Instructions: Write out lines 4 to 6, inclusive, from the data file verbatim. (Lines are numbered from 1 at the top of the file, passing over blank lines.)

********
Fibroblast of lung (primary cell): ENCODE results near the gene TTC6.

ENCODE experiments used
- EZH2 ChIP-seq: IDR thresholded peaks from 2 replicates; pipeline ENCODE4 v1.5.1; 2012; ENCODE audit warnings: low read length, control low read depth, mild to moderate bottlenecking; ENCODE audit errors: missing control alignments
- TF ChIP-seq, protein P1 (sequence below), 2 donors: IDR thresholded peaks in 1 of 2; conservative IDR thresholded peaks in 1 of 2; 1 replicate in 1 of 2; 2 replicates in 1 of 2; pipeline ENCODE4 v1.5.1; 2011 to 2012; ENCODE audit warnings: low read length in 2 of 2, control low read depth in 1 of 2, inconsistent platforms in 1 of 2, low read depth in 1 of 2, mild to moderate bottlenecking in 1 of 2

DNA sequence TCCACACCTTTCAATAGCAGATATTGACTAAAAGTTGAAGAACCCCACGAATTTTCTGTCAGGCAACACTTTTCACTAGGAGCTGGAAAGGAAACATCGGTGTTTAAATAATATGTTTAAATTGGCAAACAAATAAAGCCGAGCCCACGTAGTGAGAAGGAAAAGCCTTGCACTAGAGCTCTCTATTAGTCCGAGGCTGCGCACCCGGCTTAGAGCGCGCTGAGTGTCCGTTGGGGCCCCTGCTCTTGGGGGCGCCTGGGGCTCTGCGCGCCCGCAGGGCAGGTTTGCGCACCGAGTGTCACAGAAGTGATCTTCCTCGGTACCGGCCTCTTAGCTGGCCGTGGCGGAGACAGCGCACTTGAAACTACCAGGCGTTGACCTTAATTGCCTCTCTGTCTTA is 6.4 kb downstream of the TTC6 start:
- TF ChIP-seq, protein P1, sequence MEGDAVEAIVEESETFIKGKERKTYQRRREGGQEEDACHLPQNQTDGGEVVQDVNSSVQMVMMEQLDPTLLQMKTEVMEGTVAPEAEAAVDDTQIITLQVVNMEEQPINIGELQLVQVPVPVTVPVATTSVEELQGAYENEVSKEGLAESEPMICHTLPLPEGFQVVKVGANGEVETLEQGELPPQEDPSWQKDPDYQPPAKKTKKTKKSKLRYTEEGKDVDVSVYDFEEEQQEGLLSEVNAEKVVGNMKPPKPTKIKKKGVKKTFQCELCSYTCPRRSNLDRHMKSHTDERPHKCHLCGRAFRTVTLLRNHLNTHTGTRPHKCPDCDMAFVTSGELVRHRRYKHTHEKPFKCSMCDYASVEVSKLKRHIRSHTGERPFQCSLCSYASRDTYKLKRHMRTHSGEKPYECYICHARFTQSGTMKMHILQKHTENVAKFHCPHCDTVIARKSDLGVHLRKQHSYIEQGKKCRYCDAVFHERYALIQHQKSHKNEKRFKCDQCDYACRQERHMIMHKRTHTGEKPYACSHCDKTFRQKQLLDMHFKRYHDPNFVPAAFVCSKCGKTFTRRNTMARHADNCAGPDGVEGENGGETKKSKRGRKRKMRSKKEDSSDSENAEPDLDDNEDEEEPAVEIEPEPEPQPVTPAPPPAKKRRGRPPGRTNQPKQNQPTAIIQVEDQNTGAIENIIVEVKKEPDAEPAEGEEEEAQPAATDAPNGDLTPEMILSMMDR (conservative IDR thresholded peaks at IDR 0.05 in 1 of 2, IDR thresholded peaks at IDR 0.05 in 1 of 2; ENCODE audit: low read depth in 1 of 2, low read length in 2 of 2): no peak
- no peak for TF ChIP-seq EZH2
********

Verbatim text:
- TF ChIP-seq, protein P1 (sequence below), 2 donors: IDR thresholded peaks in 1 of 2; conservative IDR thresholded peaks in 1 of 2; 1 replicate in 1 of 2; 2 replicates in 1 of 2; pipeline ENCODE4 v1.5.1; 2011 to 2012; ENCODE audit warnings: low read length in 2 of 2, control low read depth in 1 of 2, inconsistent platforms in 1 of 2, low read depth in 1 of 2, mild to moderate bottlenecking in 1 of 2

DNA sequence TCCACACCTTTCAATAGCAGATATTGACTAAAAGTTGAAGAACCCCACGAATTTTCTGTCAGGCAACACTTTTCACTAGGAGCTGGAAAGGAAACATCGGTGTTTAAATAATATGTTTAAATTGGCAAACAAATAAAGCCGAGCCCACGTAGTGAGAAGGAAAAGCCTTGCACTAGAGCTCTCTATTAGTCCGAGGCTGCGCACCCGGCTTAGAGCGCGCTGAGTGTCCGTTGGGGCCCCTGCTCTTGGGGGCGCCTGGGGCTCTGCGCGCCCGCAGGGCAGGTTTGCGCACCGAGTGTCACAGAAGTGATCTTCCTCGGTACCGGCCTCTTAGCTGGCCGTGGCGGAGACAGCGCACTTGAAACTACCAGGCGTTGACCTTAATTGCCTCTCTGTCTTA is 6.4 kb downstream of the TTC6 start:
- TF ChIP-seq, protein P1, sequence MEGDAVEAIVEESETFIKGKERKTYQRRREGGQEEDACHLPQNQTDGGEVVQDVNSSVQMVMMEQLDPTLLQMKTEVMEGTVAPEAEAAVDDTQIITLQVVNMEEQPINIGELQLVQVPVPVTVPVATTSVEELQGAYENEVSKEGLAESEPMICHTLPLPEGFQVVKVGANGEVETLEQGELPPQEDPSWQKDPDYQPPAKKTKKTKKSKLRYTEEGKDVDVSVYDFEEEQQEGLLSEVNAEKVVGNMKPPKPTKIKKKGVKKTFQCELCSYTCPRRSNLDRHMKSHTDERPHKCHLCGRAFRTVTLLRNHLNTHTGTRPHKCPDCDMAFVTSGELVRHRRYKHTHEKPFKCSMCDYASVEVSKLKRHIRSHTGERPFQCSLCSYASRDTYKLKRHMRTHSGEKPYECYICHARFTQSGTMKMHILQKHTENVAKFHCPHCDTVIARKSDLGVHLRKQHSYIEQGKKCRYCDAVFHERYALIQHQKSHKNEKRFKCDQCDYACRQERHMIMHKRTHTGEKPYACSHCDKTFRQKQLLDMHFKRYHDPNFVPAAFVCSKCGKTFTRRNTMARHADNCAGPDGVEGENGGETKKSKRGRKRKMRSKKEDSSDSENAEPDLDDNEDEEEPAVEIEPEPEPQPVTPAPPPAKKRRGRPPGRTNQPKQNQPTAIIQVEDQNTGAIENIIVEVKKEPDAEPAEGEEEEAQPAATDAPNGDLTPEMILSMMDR (conservative IDR thresholded peaks at IDR 0.05 in 1 of 2, IDR thresholded peaks at IDR 0.05 in 1 of 2; ENCODE audit: low read depth in 1 of 2, low read length in 2 of 2): no peak